• Safeco Field (Seattle Mariners)
    Even though Seattle is one of the least-sunny cities in North America, the Mariners are also putting solar power to work for them. A new 33-kilowatt solar array will generate 40,000 kWh of electricity each year, offsetting 28 metric tons of CO2 emissions. That’s the equivalent of planting more than 700 trees every year. Fans will be able to track the amount of power generated by the solar panels on the monitors inside the ballpark.
  • Kauffman Stadium (Kansas City Royals)
    A string of 120 solar panels, 60 on each of side of the CrownVision board, have been installed atop the canopy of Kauffman Stadium’s Outfield Experience. They will provide part of the electrical energy required to operate the stadium.
  • Progressive Field (Cleveland Indians)
    This solar installation provides 8.4 kilowatts of clean, renewable electricity and introduces solar energy concepts to millions in Northeast Ohio. The electricity produced from the solar installation is enough to power all of the 400 television sets throughout Progressive Field.
  • Coors Field (Colorado Rockies)
    Forty six solar panels have been installed to provide power at Coors Field. The 9.89 kilowatt solar array will produce over 14,000 kilowatt hours of energy, enough to offset the consumption of the Rockpile LED board over one year.

The NBA and the Solar Industry

  • Staples Center (LA Lakers/Clippers)
    The STAPLES Center currently has 1,727 solar panels installed on its rooftop. This 364 kW photovoltaic (PV) solar system is connected to an additional 166 kW system on top of the roof of Nokia Theatre L.A. LIVE. The combined systems will eliminate over 10,000 tons of CO2. The net clean energy benefits of the system equates to the environmental benefits of planting 170 acres of mature trees.
  • US Airways Center (Phoenix Suns)
    The 966 solar panels cover approximately 17,000 square feet and produce 378,000 kilowatt-hours each year.
  • Pepsi Center (Denver Nuggets)
    A 10-kilowatt solar panel system was installed on top of the Pepsi Center’s Blue Sky Grill in July 2009 as part of a larger strategy to make the Pepsi Center a carbon-neutral venue. The Pepsi Center’s photovoltaic array should produce 12,000 kilowatt-hours per year.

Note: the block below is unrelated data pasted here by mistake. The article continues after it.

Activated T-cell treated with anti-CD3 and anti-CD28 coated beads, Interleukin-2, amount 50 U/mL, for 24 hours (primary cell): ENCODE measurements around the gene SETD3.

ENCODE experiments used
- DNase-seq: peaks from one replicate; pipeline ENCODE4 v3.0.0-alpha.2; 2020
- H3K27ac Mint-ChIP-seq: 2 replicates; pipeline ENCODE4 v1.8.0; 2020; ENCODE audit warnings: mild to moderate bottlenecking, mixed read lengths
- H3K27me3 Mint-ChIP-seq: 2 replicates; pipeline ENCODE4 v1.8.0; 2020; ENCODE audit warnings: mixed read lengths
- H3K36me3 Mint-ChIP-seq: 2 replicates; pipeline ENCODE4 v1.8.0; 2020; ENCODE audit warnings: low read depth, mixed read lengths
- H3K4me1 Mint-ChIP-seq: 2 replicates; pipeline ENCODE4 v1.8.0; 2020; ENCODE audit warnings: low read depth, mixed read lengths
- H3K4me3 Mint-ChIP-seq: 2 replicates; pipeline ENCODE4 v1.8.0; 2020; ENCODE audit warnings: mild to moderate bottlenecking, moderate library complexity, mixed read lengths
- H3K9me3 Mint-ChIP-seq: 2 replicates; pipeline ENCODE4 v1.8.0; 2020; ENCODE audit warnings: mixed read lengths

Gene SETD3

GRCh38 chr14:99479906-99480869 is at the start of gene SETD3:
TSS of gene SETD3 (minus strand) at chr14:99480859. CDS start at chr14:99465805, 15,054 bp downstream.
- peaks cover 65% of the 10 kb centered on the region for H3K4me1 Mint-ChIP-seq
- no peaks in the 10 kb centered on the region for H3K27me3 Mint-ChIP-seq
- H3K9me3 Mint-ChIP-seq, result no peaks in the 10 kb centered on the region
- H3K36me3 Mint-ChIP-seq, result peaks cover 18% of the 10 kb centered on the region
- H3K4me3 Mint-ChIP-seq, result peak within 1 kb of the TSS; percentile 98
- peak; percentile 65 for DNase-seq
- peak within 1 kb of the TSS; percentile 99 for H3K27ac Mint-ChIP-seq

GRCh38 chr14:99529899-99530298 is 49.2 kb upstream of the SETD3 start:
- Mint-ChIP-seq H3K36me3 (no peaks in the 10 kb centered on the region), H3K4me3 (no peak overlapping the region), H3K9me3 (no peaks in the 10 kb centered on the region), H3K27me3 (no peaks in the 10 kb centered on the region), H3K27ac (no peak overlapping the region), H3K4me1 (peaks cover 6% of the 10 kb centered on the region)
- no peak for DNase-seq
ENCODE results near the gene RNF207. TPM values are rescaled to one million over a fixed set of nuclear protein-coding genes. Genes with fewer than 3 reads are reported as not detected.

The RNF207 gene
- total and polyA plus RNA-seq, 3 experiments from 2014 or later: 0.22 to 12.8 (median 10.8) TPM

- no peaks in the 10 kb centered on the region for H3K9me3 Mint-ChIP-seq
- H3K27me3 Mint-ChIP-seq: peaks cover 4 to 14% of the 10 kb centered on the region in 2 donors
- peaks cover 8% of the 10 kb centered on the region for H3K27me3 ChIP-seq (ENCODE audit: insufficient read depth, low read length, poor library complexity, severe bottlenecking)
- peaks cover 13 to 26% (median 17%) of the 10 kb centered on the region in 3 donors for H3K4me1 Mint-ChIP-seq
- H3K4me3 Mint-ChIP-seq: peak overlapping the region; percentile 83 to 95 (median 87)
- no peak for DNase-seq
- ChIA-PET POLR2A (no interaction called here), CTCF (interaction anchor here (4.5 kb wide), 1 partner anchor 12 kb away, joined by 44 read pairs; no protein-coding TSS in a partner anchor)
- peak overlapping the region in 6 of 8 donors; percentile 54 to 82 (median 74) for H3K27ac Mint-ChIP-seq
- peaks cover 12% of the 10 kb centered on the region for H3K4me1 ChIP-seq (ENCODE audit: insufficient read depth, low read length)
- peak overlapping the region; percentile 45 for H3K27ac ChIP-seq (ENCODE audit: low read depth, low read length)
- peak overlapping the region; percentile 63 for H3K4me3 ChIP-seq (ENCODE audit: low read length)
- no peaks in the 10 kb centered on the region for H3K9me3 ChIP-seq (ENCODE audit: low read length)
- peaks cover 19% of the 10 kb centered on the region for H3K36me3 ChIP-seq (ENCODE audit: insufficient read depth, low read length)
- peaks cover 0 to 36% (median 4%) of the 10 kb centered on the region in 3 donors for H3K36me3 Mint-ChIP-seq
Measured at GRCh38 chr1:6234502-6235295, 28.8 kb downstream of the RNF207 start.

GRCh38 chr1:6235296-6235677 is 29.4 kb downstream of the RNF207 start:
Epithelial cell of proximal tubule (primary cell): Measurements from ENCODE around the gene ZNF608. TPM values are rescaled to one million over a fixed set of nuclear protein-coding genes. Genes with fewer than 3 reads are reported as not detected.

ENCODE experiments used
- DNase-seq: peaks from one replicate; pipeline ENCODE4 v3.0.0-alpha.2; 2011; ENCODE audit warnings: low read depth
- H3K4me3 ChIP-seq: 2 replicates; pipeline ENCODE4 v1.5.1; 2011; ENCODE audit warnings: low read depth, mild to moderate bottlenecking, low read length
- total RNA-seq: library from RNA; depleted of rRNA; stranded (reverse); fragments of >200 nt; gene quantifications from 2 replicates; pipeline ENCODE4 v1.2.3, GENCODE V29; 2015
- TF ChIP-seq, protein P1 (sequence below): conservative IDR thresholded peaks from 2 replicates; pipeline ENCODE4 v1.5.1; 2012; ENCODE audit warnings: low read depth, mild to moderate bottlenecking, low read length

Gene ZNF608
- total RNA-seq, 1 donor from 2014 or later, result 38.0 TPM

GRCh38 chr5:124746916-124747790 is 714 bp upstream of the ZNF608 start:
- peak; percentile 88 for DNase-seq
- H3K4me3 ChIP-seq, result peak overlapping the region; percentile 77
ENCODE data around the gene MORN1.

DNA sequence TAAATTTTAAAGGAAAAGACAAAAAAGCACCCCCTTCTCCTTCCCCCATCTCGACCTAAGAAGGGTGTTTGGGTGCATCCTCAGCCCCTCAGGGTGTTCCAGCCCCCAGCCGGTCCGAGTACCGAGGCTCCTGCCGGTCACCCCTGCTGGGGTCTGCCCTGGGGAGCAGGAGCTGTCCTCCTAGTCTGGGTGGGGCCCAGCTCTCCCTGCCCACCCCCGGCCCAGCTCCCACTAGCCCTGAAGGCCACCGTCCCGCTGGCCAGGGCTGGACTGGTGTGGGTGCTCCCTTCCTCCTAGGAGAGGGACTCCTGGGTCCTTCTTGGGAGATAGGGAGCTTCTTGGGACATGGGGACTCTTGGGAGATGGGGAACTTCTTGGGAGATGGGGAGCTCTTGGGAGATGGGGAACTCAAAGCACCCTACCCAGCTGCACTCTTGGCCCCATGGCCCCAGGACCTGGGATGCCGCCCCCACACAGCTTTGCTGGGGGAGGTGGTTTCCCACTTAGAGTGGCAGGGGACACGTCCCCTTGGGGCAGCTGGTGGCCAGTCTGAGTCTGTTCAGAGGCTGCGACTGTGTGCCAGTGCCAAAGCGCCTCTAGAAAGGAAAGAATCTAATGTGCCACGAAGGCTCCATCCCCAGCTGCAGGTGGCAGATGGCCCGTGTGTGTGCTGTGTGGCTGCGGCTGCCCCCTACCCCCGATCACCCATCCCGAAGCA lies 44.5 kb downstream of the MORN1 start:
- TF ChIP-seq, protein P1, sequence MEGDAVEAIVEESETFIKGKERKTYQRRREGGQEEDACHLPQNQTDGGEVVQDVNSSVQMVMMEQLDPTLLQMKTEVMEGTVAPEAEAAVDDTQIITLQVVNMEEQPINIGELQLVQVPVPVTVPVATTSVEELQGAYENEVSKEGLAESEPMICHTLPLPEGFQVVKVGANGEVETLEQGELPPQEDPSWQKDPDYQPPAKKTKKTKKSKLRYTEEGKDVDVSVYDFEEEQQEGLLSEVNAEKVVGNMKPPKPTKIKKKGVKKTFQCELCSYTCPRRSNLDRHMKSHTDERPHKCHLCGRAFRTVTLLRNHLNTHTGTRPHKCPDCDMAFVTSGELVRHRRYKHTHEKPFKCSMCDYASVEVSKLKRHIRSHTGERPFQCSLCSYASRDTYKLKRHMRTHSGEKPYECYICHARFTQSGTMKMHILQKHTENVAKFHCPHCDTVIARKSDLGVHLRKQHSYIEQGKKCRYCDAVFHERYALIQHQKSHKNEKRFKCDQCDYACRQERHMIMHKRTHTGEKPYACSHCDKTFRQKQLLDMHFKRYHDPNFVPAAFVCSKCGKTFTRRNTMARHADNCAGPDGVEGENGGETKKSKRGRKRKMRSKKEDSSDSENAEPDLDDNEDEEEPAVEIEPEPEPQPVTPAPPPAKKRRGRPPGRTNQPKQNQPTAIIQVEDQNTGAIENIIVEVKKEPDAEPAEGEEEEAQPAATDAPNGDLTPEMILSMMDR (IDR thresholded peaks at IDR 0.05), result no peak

• Downtown Oakland Practice Facility (Golden State Warriors)
    Over 500 solar panels have been installed atop the team’s Downtown Oakland Practice Facility. The system has the capacity to save the team more than two million dollars in electricity costs over the next 25 years.

Solar National Hockey Leagues 

  • Staples Center (LA Kings)
    The LA Kings share the STAPLES Center with the NBA’s LA Lakers and LA Clippers and will benefit from the 1,727 solar panels installed on its rooftop.

Automobile Race Tracks:

  • NASCAR’s Pocono Raceway in Long Pond, PA has a 25-acre solar farm with a 3-MW system, providing electricity for the entire raceway facility and 1000 homes nearby— between 3 to 4 million kWh per year. The solar farm consists of nearly 40,000 American made PV modules. The project will produce more than 72 million kilowatt hours (kWh) of energy over the next 20 years.
  • The Indianapolis Motor Speedway in Indiana, the home of the Indianapolis 5000, has recently installed a 9 MW solar farm. The 39,312 panel system will offset 10,288 tons of carbon annually. At 41.5 acres, it is the largest solar panel system in the sporting world!
  • Sonoma Raceway in Sonoma, California has a 350kW solar array that meets approximately 40% of its electricity needs. The solar panels complement the raceway’s other sustainability efforts, which include a recycling program, organic garden and ‘green mowing’ practices.

Want to follow in the footsteps of your favorite team?  The first step towards going solar is getting an instant estimate of your property’s solar potential. See how much you can save by installing solar panels at your home or business.